Francis said Jesus gave those four commands "as a way of molding the Apostles' vocation through real, everyday situations."
"They are four actions that will shape, embody and make tangible the path of discipleship," said the pontiff. "We could say that they represent four stages of a mystagogy of mercy: love, do good, bless and pray."
Jesus' command to love your enemies, the pope said, "is the source of our joy, the power of our mission and our preaching of the Good News."
"My enemy is someone I must love," said Francis. "In God’s heart there are no enemies. God only has sons and daughters. We are the ones who raise walls, build barriers and label people. God has sons and daughters, precisely so that no one will be turned away."
The ceremony marking the creation of the cardinals Saturday saw each of the prelates being named formally receive their cardinals' ring and red hat, known as a biretta, from Francis before St. Peter's high altar.
Each cardinal was then named an honorary leader of a parish church in Rome, from which is traced the cardinal's role in helping elect the pope. From those posts the cardinals are considered the clergy of the city, who then elect their bishop, the pope.
The ceremony opened Saturday with an address from new Cardinal Mario Zenari, who addressed the pope at the beginning of the ceremony on behalf of all of the new cardinals. Zenzari is the apostolic nuncio to Syria.
"Holy Father, some of us come from places where many, millions, are the 'unfortunate ones' -- children and adults left to die or left half-dead in the streets of their villages … because of savage violence and bloody, inhuman, unsolvable violence," Zenari told the pontiff.
"In you, Successor of Peter, we see … the untiring work for the cessation of violence and war in various parts of the world, for reconciliation and peace, for welcoming of refugees," he said.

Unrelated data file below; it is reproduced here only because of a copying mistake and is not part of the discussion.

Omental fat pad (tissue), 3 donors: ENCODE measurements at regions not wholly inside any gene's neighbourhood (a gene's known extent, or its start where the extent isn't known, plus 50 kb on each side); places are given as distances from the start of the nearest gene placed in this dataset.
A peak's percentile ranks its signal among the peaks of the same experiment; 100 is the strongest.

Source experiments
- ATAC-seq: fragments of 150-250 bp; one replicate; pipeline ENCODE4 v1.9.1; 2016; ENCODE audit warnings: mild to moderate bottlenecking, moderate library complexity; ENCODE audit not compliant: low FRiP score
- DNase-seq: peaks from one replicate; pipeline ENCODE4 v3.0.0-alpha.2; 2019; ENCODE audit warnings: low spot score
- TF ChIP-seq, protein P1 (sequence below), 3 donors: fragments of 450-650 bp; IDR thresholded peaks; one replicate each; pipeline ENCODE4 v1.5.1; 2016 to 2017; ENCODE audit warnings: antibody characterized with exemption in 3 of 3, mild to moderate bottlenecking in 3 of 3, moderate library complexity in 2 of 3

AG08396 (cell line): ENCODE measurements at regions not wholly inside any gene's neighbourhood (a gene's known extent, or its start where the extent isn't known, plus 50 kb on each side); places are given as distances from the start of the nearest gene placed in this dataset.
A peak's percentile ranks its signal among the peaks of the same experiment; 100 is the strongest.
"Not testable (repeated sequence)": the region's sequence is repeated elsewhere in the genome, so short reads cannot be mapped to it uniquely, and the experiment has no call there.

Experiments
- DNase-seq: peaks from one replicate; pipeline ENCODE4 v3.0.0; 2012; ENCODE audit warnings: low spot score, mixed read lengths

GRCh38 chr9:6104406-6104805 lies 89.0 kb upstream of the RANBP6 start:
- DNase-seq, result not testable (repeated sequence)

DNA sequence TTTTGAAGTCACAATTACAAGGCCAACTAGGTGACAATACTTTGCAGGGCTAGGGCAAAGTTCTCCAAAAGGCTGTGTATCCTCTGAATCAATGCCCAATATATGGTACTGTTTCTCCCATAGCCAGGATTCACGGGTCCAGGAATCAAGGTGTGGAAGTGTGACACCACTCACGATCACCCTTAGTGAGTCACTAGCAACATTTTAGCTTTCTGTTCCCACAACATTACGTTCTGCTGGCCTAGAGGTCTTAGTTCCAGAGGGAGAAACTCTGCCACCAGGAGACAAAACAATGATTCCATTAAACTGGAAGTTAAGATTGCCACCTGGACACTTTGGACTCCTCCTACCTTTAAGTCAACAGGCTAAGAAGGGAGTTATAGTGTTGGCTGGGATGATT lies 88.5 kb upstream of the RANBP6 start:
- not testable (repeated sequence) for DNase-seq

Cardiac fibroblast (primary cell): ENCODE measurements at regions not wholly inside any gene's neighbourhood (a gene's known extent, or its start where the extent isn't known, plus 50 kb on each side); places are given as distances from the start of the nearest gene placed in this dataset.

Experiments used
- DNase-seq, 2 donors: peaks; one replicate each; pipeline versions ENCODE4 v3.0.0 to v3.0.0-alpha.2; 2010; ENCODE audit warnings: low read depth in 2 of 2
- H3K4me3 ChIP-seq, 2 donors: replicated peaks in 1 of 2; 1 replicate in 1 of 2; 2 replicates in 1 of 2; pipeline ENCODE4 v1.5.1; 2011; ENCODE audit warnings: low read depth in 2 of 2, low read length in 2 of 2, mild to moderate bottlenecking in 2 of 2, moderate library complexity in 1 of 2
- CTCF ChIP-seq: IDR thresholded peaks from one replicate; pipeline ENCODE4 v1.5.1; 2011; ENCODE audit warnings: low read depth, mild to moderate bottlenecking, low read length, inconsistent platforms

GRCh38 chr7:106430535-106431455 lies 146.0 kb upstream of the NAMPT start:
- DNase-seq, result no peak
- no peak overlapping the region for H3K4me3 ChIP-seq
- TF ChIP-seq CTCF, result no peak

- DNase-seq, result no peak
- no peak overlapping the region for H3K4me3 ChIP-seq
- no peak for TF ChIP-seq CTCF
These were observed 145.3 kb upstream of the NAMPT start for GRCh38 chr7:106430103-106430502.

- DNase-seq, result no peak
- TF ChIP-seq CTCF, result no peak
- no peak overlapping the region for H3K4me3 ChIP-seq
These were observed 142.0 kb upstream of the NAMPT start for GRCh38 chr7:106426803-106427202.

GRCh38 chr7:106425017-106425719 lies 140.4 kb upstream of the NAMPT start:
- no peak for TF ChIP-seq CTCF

Francis announced his choices of new cardinals in October, choosing prelates from a diverse range of places. Eleven come from places that have never had a cardinal, including new cardinal electors: Dieudonne Nzapalainga of Bangui, Central African Republic; Patrick D'Rozario of Dhaka, Bangladesh; Baltazar Porras Cardozo of Merida, Venezuela; and, Carlos Aguiar Retes of Tlalnepantla de Baz, Mexico.
Of Francis' 17 choices, four come from Europe, three from the U.S., three from Latin America, two from Africa, two from wider Asia, two from island nations, and one currently represents the church in the Middle East.
Four of the cardinals named by Francis are over 80, the age at which cardinals can no longer vote in conclaves to elect a pontiff
Sixteen of the 17 new cardinals were present for Saturday's ceremony: One of those over 80 -- former Mohale’s Hoek, Lesotho Bishop Sebastian Koto Khoarai -- has not been able to travel to Rome because of his advanced age. The new cardinal is 87.
There are now 121 cardinals under the age of 80 able to vote in a papal conclave. The number will fall to 120 on Nov. 28, when Senegalese Cardinal Théodore-Adrien Sarr turns 80.
On that day, Francis will have named 44 of 120 cardinals able to vote in a papal conclave. Popes Benedict XVI and John Paul II will have named 55 and 21, respectively.
At the end of Saturday's ceremony, Francis and the new cardinals were to visit Benedict at the Vatican monastery where he lives. The current pontiff and the 16 prelates were expected to load onto two mini-buses together for the trip.